The March 2014 edition of MPSA Magazine featured an article on Armand du Plessis. Below are a few of the questions asked by interviewer, Chantel Riley.

Click here to download the full article

What would winning the Mr South Africa title mean to you?
A title such as Mr. South Africa has a lot to offer. Winning the title has always been a dream of mine, so not only will this be a dream come true, but the title will also give me the platform to inspire and motivate the youth of our country, a platform which I will also use to highlight social issues and problems. This title will also guide me to encourage others to reach out and make a difference in other people’s lives. It’s a very big title, that not a lot of people are blessed to win, so it will be a fantastic opportunity for me to use the stage to try and iron out the social problems we have in our country. It’s not all about just being ‘pretty’. If I should become Mr. South Africa, I will most definitely use the title to the best of my ability.

What motivated you to enter the competition?
I motivated myself to enter. I have followed many pageants and competitions around the world for many years now, and it’s inspiring to see the amount of work done by people that have won or have even placed in the Top 10. I have many role models and friends, who have also indirectly motivated me. I believe it is important to have goals to work towards and I have entered Mr. South Africa 2014 with the end goal in mind: to grow, learn and inspire along this journey. Since entering the competition, I have been pushing myself harder than I have ever done before and I have also done work that I’d never imagined doing.

Have you won any other titles?
I’ve been fortunate enough to have won Mr. Krugersdorp (Mogale City) 2008, Mr. Roodepoort 2009, Mr. Jacaranda City 2010, Mr. Spring Show 2011 and I have represented South Africa in Thailand during 2012 at Mr. Manhunt International. All of these titles have made me grow and become the man I am today.

Tell us about Manhunt International 2012.
I have always wanted to represent our amazing country internationally and finally got the opportunity to do this in November 2012. I was approached to represent South Africa three weeks before I had to be in Bangkok, Thailand. It was a very big challenge getting everything, from national costumes to formal tuxedo’s, ready in this short time but as soon as I landed in Bangkok, I realised that it was most definitely all worth it and a dream come true. I competed against hopefuls from 52 other countries who also wanted the title of Mr. Manhunt International 2012. In the end, it was the deserving June Mac from the Philippines who walked away with the title. I am truly honoured to now have 52 new friends from around the world, who I still keep in contact with and some who are also supporting me on my Mr. South Africa 2014 journey. Throughout this competition I have not only learnt a lot about Thailand and it’s culture, but also about so many different cultures from around the world! The final event was held on my sister’s birthday, the 9th of November and I was extremely lucky to have my family in the audience that night to support me. It was indeed an incredible experience, but after the experience, I realised there is nothing like your own country.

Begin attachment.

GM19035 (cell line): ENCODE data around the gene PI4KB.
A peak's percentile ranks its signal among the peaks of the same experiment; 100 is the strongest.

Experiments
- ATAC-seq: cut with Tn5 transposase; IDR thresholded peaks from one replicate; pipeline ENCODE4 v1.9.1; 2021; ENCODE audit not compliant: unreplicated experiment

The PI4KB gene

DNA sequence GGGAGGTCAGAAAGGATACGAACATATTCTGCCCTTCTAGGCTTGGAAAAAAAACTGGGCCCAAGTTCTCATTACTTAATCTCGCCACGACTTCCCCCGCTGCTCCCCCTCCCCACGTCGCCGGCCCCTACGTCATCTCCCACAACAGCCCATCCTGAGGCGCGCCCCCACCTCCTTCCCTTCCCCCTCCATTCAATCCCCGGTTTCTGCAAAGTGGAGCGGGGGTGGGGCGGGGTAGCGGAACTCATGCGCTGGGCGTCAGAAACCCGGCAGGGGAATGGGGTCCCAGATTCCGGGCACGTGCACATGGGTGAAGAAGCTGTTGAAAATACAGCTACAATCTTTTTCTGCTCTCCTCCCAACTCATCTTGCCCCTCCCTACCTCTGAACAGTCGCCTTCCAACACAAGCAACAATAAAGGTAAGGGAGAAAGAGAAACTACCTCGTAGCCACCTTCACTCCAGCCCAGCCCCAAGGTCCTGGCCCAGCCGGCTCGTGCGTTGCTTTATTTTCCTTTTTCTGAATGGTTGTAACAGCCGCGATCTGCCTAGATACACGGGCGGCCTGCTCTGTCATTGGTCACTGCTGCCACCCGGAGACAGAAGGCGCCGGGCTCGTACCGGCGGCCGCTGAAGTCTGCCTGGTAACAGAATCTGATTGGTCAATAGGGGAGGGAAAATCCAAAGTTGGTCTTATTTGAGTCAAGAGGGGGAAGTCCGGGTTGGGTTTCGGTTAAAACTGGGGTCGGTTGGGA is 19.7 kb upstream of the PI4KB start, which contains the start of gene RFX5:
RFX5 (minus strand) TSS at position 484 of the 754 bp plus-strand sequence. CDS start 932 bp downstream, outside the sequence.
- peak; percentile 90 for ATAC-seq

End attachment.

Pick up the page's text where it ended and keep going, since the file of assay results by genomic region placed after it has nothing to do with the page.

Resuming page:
What bothers you the most about what is happening in the world today and why?
So many issues, so little time to tell you about that one thing that bothers me, but right now it is the amount of talent that is being wasted, specifically by our youth. Each of us was born with greatness within, a talent, a reason, a gift – to reach whatever our dreams might be and more. I would like to use the Mr. South Africa platform/title to inspire others to use all their given talents to the best of their abilities, to not give up on themselves and also not to waste the gifts given to them.

What is the most important lesson pageantry and modelling has taught you?
The unfortunate reality is that there’ll always be someone taller, smarter, older or more experienced than you, but pageantry has also taught me to believe in myself, focus on who and what I am and to always have faith in myself. You may just be what the judges are looking for. Each and every one of us has winning qualities within us.

Who or what inspires you the most and why?
I am inspired by Dr. Michael Mol. Not only is he a former Mr. South Africa, but he is also a medical doctor, an executive television producer, presenter, international speaker and business consultant. Most importantly he is a father, husband and a man of God. He is also a Red Cross Children’s Champion and a patron of SA Cares for Life. I aspire to follow in his footsteps and one day be the role model he is to me, to our society. He, to me, is someone that stands out on many levels and is in fact, a model male to our society.

If you decide to write an autobiography, what would you call it?
I would call it ‘Looking Back, Looking Forward’! I think it is important not to just look at what lies ahead, but never to forget what happened in the past. I believe what happened in the past contributed to making you the person you are today. All the challenges we might have faced in the past made us stronger and ready for whatever may lie ahead. It is obviously important to have goals and dreams and it is important to keep that in mind too throughout your day!

What would you tell a boy suffering from low self-esteem?
In short, I will tell him that he has all the reason in the world to be proud of himself and that he does have qualities that makes him stand out and be different from the ‘average’ guy. Low-esteem is such an unnecessary quality to have, embrace yourself.